News - Afghanistan
A large-scale Japanese irrigation project in eastern Nangarhar province has successfully transformed 3,300 hectares of land from barren desert into lush forests and fertile farmland over the past decade, according to reports from Afghan and Japanese officials.
The Japanese Ambassador to Afghanistan, the Afghan Minister of Agriculture, the Minister of Rural Rehabilitation and Development and a number of international development experts visited Nangarhar province on Monday to inspect the progress made by the Green Earth program, which is concentrated in the Ghambiri desert of Shewa district.
Dr. Nakamura, the Director of Japan's Green Earth program, says that over the past 11 years Japan has helped dig 27 kilometers of canals, which are now yielding major positive changes in the ecology of the Ghambiri desert. In turn, the undertaking is expected to help spur development in the province's agricultural sector.
Asadullah Zamir, the Afghan Minister of Agriculture, Irrigation and Livestock, at a press conference on Monday at the Japanese Embassy in Kabul, indicated that the Green Earth program was already showing signs of success.
"In about ten hectares out of two hundred hectares of land in the Ghambiri desert, citrus plants have been cultivated; in eight hectares of land, olives have been cultivated; in 4.4 hectares of land, pomegranates have been cultivated; and in about two hectares of land, different kinds of fruits, like apricots, peaches and other fruits have been cultivated," Minister Zamir said. "A big area of this desert has changed to an artificial forest, which is very good for the climate."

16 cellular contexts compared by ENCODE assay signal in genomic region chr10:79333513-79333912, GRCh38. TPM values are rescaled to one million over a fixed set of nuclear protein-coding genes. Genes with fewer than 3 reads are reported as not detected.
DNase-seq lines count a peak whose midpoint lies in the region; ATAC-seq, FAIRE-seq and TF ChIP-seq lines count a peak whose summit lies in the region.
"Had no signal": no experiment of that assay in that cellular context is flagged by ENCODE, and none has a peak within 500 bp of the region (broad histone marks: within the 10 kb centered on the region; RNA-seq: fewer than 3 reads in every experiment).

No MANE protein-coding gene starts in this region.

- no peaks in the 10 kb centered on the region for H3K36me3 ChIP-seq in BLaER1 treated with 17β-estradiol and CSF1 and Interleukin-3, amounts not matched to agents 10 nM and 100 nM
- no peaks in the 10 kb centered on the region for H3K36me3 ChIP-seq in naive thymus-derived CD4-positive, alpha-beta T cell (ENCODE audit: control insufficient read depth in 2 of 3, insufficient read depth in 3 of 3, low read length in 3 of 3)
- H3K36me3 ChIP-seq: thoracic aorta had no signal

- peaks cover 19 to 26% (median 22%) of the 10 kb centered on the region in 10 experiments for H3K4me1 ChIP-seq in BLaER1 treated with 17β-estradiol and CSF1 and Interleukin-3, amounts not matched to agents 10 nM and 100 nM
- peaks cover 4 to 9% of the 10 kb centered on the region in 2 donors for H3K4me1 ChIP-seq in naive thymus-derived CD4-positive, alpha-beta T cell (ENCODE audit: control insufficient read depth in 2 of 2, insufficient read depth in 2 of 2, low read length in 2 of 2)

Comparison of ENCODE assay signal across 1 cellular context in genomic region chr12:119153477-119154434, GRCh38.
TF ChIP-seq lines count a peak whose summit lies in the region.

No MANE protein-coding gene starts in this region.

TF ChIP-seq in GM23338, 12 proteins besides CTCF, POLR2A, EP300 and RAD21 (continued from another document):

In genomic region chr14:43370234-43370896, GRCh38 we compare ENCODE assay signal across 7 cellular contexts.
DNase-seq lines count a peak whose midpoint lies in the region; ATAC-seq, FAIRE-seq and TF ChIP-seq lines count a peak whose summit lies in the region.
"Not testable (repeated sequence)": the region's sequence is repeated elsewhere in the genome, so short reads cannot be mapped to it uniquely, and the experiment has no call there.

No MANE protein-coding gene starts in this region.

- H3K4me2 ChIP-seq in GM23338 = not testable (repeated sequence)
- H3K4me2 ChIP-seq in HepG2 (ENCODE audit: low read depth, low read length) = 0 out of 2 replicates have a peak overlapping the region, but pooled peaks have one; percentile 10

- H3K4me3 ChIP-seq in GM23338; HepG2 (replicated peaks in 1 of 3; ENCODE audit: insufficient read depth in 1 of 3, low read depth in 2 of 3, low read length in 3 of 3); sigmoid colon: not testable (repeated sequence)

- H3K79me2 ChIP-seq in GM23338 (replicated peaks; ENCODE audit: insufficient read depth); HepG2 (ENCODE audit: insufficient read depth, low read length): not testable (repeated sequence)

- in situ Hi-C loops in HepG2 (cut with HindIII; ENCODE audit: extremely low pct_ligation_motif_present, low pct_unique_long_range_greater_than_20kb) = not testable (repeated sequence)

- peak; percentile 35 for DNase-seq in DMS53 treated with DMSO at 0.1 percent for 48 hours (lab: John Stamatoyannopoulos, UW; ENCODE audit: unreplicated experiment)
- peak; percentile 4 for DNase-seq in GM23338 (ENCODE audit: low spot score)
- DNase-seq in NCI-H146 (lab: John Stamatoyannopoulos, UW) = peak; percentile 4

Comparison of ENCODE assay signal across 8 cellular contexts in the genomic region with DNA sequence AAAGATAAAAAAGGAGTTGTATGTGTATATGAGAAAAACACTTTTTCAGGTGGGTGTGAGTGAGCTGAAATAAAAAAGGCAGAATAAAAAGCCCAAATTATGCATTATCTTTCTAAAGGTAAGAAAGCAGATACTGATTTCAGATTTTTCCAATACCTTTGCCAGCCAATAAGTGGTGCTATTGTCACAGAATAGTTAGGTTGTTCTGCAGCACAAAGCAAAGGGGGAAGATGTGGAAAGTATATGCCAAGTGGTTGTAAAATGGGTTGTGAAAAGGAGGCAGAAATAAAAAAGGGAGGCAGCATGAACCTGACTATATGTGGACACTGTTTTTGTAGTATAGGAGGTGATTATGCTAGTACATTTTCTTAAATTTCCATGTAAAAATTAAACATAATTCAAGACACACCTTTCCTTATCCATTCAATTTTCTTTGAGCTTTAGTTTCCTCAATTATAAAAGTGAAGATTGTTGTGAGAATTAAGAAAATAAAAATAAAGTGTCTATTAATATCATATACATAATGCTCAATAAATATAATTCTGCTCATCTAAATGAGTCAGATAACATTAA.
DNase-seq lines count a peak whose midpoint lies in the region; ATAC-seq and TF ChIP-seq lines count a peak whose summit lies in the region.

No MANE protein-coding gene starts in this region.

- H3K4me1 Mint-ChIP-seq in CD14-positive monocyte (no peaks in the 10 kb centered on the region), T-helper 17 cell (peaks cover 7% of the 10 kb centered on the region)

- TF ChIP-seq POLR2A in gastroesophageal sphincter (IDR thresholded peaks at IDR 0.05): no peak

In total, the Green Earth program is intended to transform 16,500 hectares of arid land into fertile, agricultural land. In addition to providing the environment for agriculture and livestock where there previously was none, the project has allowed for the resettlement of about 60,000 new residents.
According to the agriculture and rural rehabilitation ministers, Green Earth has provided crucial employment opportunities for vulnerable populations in a part of the country that is known for Taliban activity. Officials say the program has made it more difficult for insurgents to recruit from local communities.
The remarkable success of the Green Earth program has prompted the Afghan government to seek out further assistance in expanding similar programs to other provinces. "We ask Japan to cooperate with us and implement such projects in six other provinces of Afghanistan, so we can see the effects of those programs in the coming five years, too," Rural Rehabilitation and Development Minister Nasir Durrani said.
Mr. Hiroshi Takahashi, the Japanese Ambassador to Afghanistan, has said that his country plans to remain a major donor to Afghanistan and will also try to continue irrigation programs. According to the ambassador, Japan has spent more than 5.5 billion USD over the past decade in Afghanistan.
"Of course we accept the request for six similar projects and I will pass this question back to my country, and if it happens, there will be no more problems in Afghanistan," Ambassador Takahashi said.
The Green Earth program was launched in 2003 in Nangarhar province. Since 2007, it has been financially supported by the Japan International Cooperation Agency (JICA).